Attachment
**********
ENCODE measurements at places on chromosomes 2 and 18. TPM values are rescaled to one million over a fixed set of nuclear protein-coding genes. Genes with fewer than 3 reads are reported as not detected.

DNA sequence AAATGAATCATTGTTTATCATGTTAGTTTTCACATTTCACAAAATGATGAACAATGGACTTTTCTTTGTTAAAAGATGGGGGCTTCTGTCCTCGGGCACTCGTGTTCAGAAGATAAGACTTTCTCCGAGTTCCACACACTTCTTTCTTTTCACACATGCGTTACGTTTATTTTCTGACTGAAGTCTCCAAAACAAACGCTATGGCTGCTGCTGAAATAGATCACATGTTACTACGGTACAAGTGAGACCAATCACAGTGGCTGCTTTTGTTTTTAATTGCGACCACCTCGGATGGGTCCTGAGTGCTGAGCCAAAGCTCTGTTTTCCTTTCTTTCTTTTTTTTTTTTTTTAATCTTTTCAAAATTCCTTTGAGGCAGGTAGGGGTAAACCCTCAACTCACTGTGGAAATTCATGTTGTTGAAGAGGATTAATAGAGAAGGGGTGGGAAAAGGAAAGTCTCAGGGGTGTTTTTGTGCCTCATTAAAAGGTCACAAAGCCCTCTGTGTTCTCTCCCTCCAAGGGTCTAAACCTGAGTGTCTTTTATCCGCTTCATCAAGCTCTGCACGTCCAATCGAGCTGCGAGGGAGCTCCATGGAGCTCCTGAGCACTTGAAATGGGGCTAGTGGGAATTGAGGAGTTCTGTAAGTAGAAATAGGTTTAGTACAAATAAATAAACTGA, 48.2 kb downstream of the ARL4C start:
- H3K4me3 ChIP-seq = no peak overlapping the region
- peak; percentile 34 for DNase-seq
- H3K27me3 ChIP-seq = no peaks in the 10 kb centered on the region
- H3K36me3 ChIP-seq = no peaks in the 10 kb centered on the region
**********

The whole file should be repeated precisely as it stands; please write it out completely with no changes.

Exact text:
ENCODE measurements at places on chromosomes 2 and 18. TPM values are rescaled to one million over a fixed set of nuclear protein-coding genes. Genes with fewer than 3 reads are reported as not detected.

DNA sequence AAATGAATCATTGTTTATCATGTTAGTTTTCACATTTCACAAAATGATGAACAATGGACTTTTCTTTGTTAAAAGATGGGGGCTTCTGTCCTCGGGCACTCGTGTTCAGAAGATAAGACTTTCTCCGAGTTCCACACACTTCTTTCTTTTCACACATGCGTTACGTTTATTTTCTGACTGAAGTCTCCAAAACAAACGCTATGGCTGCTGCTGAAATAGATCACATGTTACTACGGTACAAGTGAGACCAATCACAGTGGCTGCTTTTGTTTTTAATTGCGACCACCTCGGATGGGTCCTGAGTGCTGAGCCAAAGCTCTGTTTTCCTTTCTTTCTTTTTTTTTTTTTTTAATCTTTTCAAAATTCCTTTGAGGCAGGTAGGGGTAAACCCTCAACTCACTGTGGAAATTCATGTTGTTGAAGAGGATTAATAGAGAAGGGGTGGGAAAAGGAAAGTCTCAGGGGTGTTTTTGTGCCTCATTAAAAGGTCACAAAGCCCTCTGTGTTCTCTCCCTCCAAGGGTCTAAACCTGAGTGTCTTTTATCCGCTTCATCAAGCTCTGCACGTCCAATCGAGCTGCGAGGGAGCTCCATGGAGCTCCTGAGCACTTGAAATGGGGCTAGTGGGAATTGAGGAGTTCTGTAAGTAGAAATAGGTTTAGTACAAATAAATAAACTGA, 48.2 kb downstream of the ARL4C start:
- H3K4me3 ChIP-seq = no peak overlapping the region
- peak; percentile 34 for DNase-seq
- H3K27me3 ChIP-seq = no peaks in the 10 kb centered on the region
- H3K36me3 ChIP-seq = no peaks in the 10 kb centered on the region